Of all the species of monsters out there, the plant-based kind is especially overlooked. To me, that’s a travesty. I mean, aren’t we all plant food in the end anyway? Why doesn’t that show up more in horror media? Perhaps that’s one of the reasons I just loved Blood & Gourd so much. It pays tribute to this creeping, natural fear. Or maybe it was the fact that the title is also a pun, which scores pretty big points from yours truly. Then again, the real reason I probably loved this scrappy, scary indie horror comic so much is that it’s the perfect balance between original and classic horror storytelling. Whether you’re a fan of tried-and-true body horror or looking for something different in the horror comic scene, Blood & Gourd is for you.
The story begins (and pretty much remains) on Henderson Farms, a quiet little family establishment located in Olympia, Washington. Henderson Farms has been owned by the family of main character Kitty for generations, but financial strain has forced Kitty and her father to sell to a large and sinister corporation called Seminal. As we meet Kitty, she is currently running the very last pumpkin festival the farm will put on still under the Henderson’s ownership. However, the sadistic owner of Seminal, a man ironically named Mister Pleasant, has dark and terrible plans for the festival. It doesn’t take long to figure out that there are worse things a corporation can do than put out a small business.
A few hours into the festival, terrible things begin happening. People start contracting strange, grotesque symptoms of a terrible curse, sprouting stems and terrible little demon heads. Shadowy agents of Seminal show up speaking of an ancient deity residing somewhere on the farm’s land. Oh, and the pumpkins are coming to life, not to mention growing teeth. What follows is a gory, darkly funny, and visually striking tale of survival in the face of the absurd as Kitty and the rest of the festival goers must make it away from Henderson Farms, and possibly even escape the apocalypse.
We’ll get more into the story later, but first, let’s talk about this book’s art. Artists Dave Acosta, Juan Antonio Ramirez, and Jonas Scharf do an amazing job pulling you into the world of Blood & Gore, seamlessly transitioning between the grounded reality of human characters’ expressions to the organic absurdity of the pumpkin monsters. Fans of 80s-era practical effects monsters will be thrilled by the look these artists give their homegrown horrors, especially the imp-like gourd demons that sprout out gruesomely form their human victims. And if that’s not enough, the character design of this story’s big (and I mean big) bad will have you clamoring for a film adaptation of the series.
“Whether you’re a fan of tried-and-true body horror or looking for something different in the horror comic scene, Blood & Gourd is for you.”
Accompanying the art is a tight and fast-paced script from story creator Jenz K. Lund. Lund keeps the action high-stakes and realistic; we spend most of the story in the immediate fallout from the initial demonic attack on the pumpkin festival. When we do break from the present, it’s just to add some very spooky lore to flesh out this story’s world. If you’re into Faustian deals recorded in eerie folk songs, you’ll love the origins of the evil currently plaguing Henderson Farms. However, don’t for a second think that Lund’s script gets too expositional. He lets the mystery take root and grow, just like a.. well, you get it.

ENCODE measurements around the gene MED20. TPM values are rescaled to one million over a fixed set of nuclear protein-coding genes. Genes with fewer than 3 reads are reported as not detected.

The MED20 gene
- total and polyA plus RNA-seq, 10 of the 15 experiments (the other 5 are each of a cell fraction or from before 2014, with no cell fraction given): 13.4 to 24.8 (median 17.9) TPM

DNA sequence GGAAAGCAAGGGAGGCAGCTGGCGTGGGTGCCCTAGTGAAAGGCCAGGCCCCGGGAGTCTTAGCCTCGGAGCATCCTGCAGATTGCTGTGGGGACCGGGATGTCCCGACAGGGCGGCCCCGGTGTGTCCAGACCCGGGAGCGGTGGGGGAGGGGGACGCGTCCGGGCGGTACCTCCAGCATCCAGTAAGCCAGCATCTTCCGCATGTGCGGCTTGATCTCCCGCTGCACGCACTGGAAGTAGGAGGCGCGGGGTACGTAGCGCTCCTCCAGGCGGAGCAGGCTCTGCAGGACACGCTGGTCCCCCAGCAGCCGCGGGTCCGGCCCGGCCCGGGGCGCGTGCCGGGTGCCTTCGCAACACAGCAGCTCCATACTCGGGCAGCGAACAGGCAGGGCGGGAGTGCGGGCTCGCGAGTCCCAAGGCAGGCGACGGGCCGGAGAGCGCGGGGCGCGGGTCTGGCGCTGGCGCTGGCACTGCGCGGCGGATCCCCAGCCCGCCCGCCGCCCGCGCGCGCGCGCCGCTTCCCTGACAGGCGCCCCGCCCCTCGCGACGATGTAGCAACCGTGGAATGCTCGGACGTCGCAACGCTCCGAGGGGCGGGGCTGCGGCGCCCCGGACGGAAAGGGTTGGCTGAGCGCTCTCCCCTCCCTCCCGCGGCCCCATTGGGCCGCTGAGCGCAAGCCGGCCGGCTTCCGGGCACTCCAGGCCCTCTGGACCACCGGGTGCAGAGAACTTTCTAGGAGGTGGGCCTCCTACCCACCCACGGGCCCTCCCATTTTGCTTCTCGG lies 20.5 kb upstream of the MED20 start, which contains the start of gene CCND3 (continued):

Together, the script and art in this book tell a story that is full of bloody consequences, but doesn’t forget to have some fun along the way. I was entranced by just how much I believed in evil pumpkins as a real villain in a story. Not once did the absurdity of the monsters take me out of the story, and I think that’s because the characters of the story react to the absurdity in a way that feels realistic. Not only does that make for a pretty great mix of horror and hilarity, it also just brought the story home for me in a way that some other, “grittier” horror comic books just have not.
If there’s anything I didn’t like about Blood & Gourd, it’s that there isn’t enough of it. Right now there are only three issues in the apocalyptic (apumpkaliptic?) creature feature, and there’s so much that still isn’t addressed by the third issue. I know this is a bit of a spoiler, but it’s not a bad idea to go into this story keeping that in mind. Otherwise, I can see how the third issue might seem like an attempt to wrap everything up, though I doubt that’s what the Blood & Gourd team was going for. There’s still a lot of unanswered questions about the evil Seminal corporation, the magic of Henderson Farms, and of course, the fate of the main characters. Keep in mind that there are a ton of loose ends at the end of this series currently, and you might have an even better reading experience.
In short, Blood & Gourd has whatever you want from a horror comic. From unique and memorable monster designs to creepy lore to fleshed-out main characters you can root for, it’s a wild and worthwhile ride into a refreshing horror tale. If you’re anything like me and think horror comics should be supported, check out Blood & Gourd‘s homepage to find out how you can support more Blood & Gourd comics. As I mentioned earlier, this story is far from over. And if this story teaches us anything, it’s to not ignore what’s just started growing.
“…a wild and worthwhile ride into a refreshing horror tale”
If this comic has you wanting more plant-based horror like it did for me, check out Bryce Gibson’s recent article on the Top 10 Killer Plants in Horror. For more comic book fun, check out my interview with Buffy the Vampire Slayer writer Jordie Bellaire. And for all of your horror media news, reviews, and interviews, follow us on Facebook, Instagram, or Twitter. There’s always something spooky sprouting around here, so make sure you keep lurking at Nightmare on Film Street.